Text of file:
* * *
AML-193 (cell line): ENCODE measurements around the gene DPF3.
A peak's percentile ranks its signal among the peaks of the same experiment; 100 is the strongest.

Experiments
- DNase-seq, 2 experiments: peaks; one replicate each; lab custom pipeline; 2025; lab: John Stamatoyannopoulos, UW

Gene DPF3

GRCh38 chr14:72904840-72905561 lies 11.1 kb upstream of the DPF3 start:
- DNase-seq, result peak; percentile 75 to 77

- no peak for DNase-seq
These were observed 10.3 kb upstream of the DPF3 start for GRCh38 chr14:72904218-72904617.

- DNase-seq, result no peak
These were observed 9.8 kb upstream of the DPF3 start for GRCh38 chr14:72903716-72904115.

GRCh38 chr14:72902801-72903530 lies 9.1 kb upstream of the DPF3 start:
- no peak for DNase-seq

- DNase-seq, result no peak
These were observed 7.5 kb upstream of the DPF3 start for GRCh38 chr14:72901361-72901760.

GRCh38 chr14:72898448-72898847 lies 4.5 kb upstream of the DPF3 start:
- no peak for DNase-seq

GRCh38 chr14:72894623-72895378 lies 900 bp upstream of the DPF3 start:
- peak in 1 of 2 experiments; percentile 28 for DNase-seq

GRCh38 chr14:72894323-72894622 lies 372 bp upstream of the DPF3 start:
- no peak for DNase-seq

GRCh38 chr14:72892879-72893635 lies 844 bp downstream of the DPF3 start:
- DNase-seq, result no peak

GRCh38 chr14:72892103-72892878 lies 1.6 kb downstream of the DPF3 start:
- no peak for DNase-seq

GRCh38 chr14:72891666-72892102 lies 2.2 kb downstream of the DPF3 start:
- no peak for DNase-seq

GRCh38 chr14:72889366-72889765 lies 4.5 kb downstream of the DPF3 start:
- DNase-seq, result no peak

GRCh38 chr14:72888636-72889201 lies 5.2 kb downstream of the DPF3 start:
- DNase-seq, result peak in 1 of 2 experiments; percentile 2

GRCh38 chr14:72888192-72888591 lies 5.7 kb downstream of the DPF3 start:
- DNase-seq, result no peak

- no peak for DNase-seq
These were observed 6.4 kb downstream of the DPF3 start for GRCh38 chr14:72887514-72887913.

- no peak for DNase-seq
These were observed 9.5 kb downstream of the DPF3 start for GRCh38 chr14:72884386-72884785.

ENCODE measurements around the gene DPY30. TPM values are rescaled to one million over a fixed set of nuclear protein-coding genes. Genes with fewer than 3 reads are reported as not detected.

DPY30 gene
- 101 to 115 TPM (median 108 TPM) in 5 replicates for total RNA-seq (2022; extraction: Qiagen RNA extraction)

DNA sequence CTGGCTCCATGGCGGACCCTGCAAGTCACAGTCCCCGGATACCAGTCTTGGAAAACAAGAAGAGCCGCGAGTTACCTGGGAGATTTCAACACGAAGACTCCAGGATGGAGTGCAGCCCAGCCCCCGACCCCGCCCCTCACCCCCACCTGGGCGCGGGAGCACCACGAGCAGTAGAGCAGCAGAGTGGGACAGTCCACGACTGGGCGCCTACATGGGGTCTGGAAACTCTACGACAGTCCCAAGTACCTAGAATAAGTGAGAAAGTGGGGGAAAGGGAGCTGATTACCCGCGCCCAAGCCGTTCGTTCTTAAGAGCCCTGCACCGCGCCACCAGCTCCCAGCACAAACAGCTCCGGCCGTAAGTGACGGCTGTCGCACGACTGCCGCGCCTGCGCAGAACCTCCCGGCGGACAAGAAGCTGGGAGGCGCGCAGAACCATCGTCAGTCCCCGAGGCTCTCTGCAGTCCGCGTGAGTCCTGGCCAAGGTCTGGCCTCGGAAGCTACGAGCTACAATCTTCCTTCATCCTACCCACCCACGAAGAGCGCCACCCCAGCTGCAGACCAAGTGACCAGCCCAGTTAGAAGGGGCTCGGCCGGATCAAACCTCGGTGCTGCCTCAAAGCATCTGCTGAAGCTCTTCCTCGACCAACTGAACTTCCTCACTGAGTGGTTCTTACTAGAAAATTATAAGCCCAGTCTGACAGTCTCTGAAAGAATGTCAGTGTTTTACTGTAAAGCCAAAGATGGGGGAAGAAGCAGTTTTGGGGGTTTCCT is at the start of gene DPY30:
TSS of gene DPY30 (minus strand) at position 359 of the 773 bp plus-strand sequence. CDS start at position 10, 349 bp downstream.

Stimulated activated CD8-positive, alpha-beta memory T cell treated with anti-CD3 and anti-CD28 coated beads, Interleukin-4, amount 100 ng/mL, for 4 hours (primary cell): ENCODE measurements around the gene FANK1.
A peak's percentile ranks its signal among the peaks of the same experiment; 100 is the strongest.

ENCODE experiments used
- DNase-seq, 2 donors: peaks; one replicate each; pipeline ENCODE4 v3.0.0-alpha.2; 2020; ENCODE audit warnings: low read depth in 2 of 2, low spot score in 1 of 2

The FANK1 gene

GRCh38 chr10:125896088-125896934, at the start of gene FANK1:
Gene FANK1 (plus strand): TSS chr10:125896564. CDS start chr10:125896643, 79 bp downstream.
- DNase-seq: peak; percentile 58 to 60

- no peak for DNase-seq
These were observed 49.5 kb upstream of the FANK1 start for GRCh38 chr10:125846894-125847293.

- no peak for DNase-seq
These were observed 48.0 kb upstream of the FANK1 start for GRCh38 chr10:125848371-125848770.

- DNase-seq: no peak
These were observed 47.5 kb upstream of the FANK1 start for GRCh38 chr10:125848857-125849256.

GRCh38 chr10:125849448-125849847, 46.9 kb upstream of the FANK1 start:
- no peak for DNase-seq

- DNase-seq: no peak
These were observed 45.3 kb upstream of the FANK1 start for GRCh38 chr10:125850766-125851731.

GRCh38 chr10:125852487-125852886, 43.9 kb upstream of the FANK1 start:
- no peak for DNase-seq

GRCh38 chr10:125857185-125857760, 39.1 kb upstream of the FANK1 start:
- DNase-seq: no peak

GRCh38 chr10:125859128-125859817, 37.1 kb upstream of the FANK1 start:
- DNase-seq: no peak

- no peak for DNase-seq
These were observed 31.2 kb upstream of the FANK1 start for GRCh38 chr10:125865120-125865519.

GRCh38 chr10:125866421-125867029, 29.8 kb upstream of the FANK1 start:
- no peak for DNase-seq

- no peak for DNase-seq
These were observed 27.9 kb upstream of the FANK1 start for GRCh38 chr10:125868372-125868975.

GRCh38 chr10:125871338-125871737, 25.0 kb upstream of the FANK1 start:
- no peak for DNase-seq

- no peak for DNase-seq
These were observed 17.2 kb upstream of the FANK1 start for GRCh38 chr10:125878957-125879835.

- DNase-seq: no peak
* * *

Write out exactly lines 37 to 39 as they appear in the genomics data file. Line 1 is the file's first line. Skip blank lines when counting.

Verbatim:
These were observed 9.5 kb downstream of the DPF3 start for GRCh38 chr14:72884386-72884785.

ENCODE measurements around the gene DPY30. TPM values are rescaled to one million over a fixed set of nuclear protein-coding genes. Genes with fewer than 3 reads are reported as not detected.

DPY30 gene